If you want to go one step further, pull out bills and magazines/catalogs/newsletters. Put the bills in a highly visible location so you don’t forget about them and so they are easily accessible when you are ready to pay them. Place the magazine, catalogs and other reading materials in a location where you spend time reading. Removing those items from your paper pile will make it shrink and also make it easier to access things to read when you need a source of distraction.

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    5. Resist the urge to do nothing.

    In times of personal crisis it is very normal to shut down because of overwhelm, fatigue, or just not knowing what to do. While it is important to take breaks to rest, recharge, and recover, it is not a good idea to go to ground and let everything go. It takes only a day or two for your space to go from being a peaceful haven to a chaotic nightmare. Then you not only have a crisis going on outside your home, but also inside your home. You have no safe place to retreat. Messy houses scream, “You slob! Why don’t you do something about this mess!” Make yourself do at least the bare minimum to maintain order, like controlling the paper flow, washing the dishes, straightening up daily.

    6. Remember that maintaining a basic order will ground you during difficult times.

    You may resist doing maintenance activities because you are exhausted, but if you override the urge to stop and plop on the sofa and instead do a few tasks to keep your space neat and organized, you will find that doing those things will help ground and calm you. You will then be better able to go out and deal with whatever challenge is going on. If you are physically incapable of maintaining order yourself, because of illness or disability, ask others to help you do that. Many people want to help in some way. Let them know that their help will ground you and facilitate your recovery.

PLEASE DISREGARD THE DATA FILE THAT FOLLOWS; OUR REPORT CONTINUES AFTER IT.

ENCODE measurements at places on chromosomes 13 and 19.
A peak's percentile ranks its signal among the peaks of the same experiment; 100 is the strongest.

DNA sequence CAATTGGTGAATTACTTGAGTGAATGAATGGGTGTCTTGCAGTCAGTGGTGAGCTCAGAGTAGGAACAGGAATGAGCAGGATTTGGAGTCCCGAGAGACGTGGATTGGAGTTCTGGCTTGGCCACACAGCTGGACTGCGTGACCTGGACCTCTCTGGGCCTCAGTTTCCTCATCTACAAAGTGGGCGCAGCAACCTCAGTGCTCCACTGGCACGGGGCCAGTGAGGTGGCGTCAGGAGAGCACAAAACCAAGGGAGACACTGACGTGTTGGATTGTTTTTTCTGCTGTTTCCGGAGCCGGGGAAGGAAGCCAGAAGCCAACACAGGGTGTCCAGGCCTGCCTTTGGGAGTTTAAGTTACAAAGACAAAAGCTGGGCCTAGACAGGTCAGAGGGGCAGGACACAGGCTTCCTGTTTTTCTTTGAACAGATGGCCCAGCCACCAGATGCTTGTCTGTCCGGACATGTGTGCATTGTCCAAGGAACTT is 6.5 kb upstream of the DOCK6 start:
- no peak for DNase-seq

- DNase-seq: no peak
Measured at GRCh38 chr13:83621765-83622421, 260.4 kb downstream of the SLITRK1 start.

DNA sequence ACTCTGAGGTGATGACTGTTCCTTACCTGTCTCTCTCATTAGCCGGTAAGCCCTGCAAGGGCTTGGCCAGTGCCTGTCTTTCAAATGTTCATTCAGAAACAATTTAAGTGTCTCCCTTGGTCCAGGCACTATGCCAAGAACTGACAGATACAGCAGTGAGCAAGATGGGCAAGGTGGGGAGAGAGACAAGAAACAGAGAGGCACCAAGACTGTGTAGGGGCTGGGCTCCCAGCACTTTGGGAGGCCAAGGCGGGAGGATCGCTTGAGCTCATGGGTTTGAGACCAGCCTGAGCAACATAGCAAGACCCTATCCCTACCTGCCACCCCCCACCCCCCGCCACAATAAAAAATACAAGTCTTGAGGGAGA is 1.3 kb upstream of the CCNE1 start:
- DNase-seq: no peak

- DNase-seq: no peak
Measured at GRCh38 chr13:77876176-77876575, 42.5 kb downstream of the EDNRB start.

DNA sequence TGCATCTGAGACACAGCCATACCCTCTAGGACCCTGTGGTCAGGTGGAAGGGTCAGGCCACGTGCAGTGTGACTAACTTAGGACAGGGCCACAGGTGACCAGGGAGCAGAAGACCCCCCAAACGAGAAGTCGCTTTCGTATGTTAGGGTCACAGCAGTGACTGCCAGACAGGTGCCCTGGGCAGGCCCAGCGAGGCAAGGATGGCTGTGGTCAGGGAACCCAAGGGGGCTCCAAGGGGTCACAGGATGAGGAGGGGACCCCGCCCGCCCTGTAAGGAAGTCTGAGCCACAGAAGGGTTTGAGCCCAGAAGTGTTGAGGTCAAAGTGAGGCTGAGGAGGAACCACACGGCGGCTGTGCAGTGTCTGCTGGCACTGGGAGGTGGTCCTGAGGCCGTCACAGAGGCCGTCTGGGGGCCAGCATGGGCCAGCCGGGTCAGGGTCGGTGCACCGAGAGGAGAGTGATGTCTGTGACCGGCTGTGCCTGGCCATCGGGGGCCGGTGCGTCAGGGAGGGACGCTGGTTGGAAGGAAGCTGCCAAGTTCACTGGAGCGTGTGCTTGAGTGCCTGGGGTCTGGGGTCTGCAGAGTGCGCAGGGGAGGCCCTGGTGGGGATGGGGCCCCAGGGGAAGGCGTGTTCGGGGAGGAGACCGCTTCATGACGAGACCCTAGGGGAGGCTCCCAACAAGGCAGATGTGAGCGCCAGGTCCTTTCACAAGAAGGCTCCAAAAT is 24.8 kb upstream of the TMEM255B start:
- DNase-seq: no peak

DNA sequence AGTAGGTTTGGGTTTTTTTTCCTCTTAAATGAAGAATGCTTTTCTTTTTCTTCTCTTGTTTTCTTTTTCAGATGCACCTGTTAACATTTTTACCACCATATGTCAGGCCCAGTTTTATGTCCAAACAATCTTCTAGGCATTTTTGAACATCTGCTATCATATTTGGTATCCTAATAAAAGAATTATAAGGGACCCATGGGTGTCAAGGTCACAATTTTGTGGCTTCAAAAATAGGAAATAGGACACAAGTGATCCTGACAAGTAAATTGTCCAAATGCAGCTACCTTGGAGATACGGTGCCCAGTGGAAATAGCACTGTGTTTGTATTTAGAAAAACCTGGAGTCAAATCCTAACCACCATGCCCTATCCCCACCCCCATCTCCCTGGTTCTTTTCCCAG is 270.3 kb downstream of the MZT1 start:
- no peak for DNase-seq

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    Last Updated on November 5, 2019

    How to Cultivate Continuous Learning to Stay Competitive

    How to Cultivate Continuous Learning to Stay Competitive

    Assuming the public school system didn’t crush your soul, learning is a great activity. It expands your viewpoint. It gives you new knowledge you can use to improve your life. It is important for your personal growth. Even if you discount the worldly benefits, the act of learning can be a source of enjoyment.

    “I have never let my schooling interfere with my education.” — Mark Twain

    But in a busy world, it can often be hard to fit in time to learn anything that isn’t essential. The only things learned are those that need to be. Everything beyond that is considered frivolous. Even those who do appreciate the practice of lifelong learning, can find it difficult to make the effort.

    Here are some tips for installing the habit of continuous learning:

    1. Always Have a Book

    It doesn’t matter if it takes you a year or a week to read a book. Always strive to have a book that you are reading through, and take it with you so you can read it when you have time.

    Just by shaving off a few minutes in-between activities in my day I can read about a book per week. That’s at least fifty each year.

    2. Keep a “To-Learn” List

    We all have to-do lists. These are the tasks we need to accomplish. Try to also have a “to-learn” list. On it you can write ideas for new areas of study.

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    Maybe you would like to take up a new language, learn a skill or read the collective works of Shakespeare. Whatever motivates you, write it down.

    3. Get More Intellectual Friends

    Start spending more time with people who think. Not just people who are smart, but people who actually invest much of their time in learning new skills. Their habits will rub off on you.